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an LBO overview
last update: May 9, 2000
The charts are based on public domain data massaged by LBO. Please do not reproduce or disseminate without permission.
Census Bureau figures released in October 1997 show that the average (median) U.S. household had still not regained the income lost in the 1989-93 slump. Longer term, average 1996 incomes were virtually the same as 1973's, meaning 23 years of stagnation. So, despite the recent bout of good news on wages and employment reported elsewhere in this issue, there's a lot of catching up to do. For a country built on myths, and partial realities, of upward mobility, this is a strange state of affairs.
There have been several long waves of polarization and depolarization throughout U.S. history. Early America, from colonial days through the first years of the 19th century, was notable for having a far more egalitarian distribution of income than Europe (if, that is, you overlook the slaves).* That was not to last. Right-wingers who love to quote Alexis de Tocqueville on the wonders of the American way of life rarely include this observation by the French visitor: "I am of the opinion...that the manufacturing aristocracy which is growing up under our eyes is one of the harshest that ever existed.... The friends of democracy should keep their eyes anxiously fixed in this direction; for if a permanent inequality of conditions and aristocracy...penetrates into [America], it may be predicted that this is the gate by which they will enter."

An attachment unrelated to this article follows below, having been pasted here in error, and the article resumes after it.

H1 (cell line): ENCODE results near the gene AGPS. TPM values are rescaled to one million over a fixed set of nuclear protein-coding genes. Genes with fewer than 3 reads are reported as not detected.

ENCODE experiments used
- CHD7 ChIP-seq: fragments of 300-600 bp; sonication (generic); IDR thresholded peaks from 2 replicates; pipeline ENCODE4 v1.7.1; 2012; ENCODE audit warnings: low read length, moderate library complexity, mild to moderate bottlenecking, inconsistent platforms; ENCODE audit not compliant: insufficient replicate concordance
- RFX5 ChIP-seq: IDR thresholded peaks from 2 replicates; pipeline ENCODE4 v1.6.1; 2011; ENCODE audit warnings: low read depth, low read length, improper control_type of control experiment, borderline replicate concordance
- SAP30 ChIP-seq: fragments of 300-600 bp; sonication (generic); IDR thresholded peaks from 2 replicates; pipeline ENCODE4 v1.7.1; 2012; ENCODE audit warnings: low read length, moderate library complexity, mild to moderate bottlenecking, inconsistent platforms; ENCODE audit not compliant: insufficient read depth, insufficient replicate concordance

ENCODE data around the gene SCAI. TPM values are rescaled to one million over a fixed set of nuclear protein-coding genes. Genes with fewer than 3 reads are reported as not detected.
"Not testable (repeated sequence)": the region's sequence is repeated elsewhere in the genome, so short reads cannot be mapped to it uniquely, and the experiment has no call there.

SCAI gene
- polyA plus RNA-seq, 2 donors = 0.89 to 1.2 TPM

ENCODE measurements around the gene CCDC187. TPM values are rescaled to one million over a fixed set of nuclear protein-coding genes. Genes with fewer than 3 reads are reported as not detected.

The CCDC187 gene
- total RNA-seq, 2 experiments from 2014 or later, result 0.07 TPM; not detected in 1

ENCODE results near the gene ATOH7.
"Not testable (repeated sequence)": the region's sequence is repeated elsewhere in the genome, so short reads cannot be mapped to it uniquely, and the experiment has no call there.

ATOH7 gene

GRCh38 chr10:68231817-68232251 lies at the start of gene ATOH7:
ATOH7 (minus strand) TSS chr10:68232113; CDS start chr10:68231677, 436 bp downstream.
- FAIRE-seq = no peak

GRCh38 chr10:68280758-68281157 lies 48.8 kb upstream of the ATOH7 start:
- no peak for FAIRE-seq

*Of course you can't overlook the slaves. A number of readers objected to the original wording in LBO #80 that "Early America, from the colonial days through the first years of the 19th century, was notable for having a far more egalitarian distribution of income than Europe (if, that is, you overlook the slaves.)" The parentheses were intended to emphasize the exception, not marginalize